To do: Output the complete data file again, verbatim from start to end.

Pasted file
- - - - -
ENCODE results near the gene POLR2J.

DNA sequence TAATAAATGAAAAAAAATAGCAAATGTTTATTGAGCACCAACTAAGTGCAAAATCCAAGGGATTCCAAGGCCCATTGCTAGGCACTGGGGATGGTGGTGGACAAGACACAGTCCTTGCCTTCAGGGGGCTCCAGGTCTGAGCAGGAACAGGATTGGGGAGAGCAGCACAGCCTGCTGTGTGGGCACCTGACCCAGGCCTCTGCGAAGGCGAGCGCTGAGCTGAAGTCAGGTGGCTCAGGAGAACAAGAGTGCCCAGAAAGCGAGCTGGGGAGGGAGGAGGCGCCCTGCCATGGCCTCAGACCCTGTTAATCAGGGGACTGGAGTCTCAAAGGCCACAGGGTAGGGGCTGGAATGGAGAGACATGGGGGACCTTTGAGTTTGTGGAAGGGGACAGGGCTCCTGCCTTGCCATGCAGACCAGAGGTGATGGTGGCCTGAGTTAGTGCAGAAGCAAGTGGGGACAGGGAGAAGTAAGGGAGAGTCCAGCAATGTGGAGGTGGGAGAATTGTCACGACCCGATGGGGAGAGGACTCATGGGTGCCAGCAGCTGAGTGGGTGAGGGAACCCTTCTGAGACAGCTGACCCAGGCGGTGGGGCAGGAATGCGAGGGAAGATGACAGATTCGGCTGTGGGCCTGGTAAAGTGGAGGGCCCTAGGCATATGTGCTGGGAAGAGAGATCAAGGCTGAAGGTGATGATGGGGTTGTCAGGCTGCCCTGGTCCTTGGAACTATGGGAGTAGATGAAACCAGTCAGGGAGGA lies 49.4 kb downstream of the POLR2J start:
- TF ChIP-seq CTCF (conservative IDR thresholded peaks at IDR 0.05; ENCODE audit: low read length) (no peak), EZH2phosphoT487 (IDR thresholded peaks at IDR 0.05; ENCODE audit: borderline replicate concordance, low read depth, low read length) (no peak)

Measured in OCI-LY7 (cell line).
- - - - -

ENCODE results near the gene POLR2J.

DNA sequence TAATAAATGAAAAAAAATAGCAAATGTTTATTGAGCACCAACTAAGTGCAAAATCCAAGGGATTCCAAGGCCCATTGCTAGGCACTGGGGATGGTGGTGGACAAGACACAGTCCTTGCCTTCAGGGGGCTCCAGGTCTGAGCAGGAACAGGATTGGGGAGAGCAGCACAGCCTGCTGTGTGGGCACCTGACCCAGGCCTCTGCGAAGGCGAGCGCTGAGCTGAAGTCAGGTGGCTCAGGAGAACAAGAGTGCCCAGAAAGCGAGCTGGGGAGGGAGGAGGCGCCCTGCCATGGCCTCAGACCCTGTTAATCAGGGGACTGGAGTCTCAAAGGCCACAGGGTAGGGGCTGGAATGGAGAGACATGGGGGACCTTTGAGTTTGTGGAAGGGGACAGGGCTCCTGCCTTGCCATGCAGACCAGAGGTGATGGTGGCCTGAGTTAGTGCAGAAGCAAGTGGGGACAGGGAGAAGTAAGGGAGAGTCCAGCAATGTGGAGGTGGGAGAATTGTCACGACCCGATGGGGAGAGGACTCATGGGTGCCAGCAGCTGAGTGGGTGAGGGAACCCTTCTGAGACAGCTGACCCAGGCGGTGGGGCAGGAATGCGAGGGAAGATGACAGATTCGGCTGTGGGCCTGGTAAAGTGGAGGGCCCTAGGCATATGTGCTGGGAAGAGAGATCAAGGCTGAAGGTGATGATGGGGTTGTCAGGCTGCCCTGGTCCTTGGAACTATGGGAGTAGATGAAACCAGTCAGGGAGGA lies 49.4 kb downstream of the POLR2J start:
- TF ChIP-seq CTCF (conservative IDR thresholded peaks at IDR 0.05; ENCODE audit: low read length) (no peak), EZH2phosphoT487 (IDR thresholded peaks at IDR 0.05; ENCODE audit: borderline replicate concordance, low read depth, low read length) (no peak)

Measured in OCI-LY7 (cell line).